Frustrated by the confusing problem, Angie took to a private Facebook group to ask fellow moms to weigh in on the question, which led to even more confusion, including whether medium-sized dogs should somehow be accounted for. (No, they shouldn’t.) Another mom chimed in with an answer that she thought settled the debate:

"Y'all. A mom above figured it out. We were all wrong. If there is a total of 49 dogs and 36 of them are small dogs then there are 13 large dogs. That means 36 small dogs subtracted by 13 large dogs then there are 23 more small dogs than large dogs. 36-13=23. BOOM!!! WOW! Anyone saying there's half and medium dogs tho just no!"

It was a nice try, but incorrect. A few others came up with 42.5 dogs as the answer, with one woman explaining her method as follows: "49-36=13. 13/2=6.5. 36+6.5=42.5. That's how I did it in my head. Is that the right way to do it? Lol I haven't done math like this since I was in school!"

Though commenters understandably took issue with the .5 part of the answer—an 8-year-old is expected to calculate for a half-dog? What kind of dog show is this?—when Ayla’s teacher heard about the growing debate, she chimed in to confirm that 42.5 is indeed the answer, but that the blame in the confusion rested with the school. "The district worded it wrong,” said Angie. “The answer would be 42.5, though, if done at an age appropriate grade."

Want to try another internet-baffling riddle?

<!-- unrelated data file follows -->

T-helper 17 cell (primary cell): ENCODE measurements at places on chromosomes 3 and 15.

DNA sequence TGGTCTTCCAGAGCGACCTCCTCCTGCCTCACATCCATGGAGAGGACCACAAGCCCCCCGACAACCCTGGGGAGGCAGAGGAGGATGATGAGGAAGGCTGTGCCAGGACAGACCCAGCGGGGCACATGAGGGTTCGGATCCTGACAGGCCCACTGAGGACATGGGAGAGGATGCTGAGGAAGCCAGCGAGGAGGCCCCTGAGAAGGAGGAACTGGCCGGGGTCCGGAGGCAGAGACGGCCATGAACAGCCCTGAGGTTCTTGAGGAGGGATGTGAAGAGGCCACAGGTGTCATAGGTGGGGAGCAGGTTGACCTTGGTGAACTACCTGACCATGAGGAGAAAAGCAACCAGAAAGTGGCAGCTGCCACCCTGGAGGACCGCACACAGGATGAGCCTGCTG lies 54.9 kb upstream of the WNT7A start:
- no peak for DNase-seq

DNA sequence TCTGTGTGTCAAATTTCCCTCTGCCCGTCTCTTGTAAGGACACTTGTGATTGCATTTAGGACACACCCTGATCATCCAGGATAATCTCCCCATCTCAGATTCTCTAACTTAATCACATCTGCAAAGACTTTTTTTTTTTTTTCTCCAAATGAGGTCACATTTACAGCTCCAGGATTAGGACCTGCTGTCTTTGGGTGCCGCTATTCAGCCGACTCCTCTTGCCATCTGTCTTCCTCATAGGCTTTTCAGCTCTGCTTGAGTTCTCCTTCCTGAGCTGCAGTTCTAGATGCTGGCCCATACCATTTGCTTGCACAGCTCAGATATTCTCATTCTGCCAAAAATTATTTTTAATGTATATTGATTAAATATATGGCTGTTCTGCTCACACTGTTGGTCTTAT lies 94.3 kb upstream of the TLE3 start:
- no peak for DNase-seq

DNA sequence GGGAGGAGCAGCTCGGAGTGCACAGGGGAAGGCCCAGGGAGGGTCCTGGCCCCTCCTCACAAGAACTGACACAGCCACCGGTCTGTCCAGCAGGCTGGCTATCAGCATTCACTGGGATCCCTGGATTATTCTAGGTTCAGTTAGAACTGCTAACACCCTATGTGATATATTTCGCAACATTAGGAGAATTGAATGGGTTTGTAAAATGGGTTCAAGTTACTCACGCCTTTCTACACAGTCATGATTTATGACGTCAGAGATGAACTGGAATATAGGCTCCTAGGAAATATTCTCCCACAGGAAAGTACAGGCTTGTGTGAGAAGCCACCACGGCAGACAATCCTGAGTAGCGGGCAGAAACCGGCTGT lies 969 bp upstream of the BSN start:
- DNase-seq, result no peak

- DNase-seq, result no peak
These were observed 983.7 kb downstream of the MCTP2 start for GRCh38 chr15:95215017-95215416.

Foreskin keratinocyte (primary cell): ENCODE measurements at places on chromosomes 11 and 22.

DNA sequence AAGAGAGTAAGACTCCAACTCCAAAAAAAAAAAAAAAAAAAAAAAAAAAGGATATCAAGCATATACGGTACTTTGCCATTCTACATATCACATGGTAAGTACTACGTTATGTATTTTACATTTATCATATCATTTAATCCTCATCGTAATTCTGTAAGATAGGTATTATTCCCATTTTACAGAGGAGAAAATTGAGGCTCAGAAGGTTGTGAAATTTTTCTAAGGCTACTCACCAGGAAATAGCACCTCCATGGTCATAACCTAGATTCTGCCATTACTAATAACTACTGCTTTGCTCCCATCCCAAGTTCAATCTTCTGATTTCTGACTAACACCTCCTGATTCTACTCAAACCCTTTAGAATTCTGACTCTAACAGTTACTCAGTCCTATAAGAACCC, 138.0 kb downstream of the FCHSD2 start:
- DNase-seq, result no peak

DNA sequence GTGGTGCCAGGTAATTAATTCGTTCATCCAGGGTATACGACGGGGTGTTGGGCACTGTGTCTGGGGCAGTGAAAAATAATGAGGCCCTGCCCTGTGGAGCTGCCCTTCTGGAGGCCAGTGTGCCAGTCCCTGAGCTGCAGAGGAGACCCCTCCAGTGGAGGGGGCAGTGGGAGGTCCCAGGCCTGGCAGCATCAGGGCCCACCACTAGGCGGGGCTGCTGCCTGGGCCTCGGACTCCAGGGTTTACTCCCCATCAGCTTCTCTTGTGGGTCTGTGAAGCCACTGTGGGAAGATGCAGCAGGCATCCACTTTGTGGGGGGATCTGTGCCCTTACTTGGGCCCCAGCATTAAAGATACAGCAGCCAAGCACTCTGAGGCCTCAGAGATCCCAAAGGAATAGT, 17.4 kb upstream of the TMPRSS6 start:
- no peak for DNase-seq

Here's the answer.

[h/t: Pop Sugar]

If You Can Solve This Math Puzzle, You Might Be a Genius

by Reader's Digest Editors

Do you think of yourself as a secret mathematician? This math brainteaser has even the biggest number nerds scratching their heads.

People’s Daily, China tweeted out this math puzzle in which each picture represents a number.

These algebra problems might seem easy at first glance, but hold on. People’s Daily was nice enough to give away the answer before you began. If you didn’t get 16, you did something wrong. Take a closer look at the pictures—you probably missed a few key details.

Still stumped? We’ll walk you through it. For the sake of the explanation, we’ll call the shoes S, the cat C, and the whistle W.

The first equation sets up the whole math puzzle. Three pairs of shoes added together equal thirty. S + S + S = 30, so divide 30 by three. Each pair of sneakers represents the number 10. Easy enough.

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Now the second equation is clearer. Sub the shoes out for a 10, and you’ll find out 10 + C + C = 20. Subtract 10 from each side, so C + C = 10. Each cat must represent the number 5.

Look closely at the next equation before you jump into it. In the third equation, there are two whistles in each line, but the final one only has one whistle. So 5 + 2W + 2W = 13. If 4W = 8, then each whistle represents the number 2.

OK, so that clears up a bit of the next equation—until you plug the numbers in. Sub S + C x W for 10 + 5 x 2. Remember your order of operations? Multiply first, then add. So 10 + 10 = 20. What went wrong?

The key is in the cat’s clothes. In the second and third equations, the cat has a whistle around its neck—but not in the last one.

No need to go back and redo all your hard work. Just change the last equation to S + (C – W) x W. Now plug the numbers in: 10 + (5 – 2) x 2. Work your way through it. The equation goes to 10 + (3) x 2, then 10 + 6. Finally, you get 16—problem solved!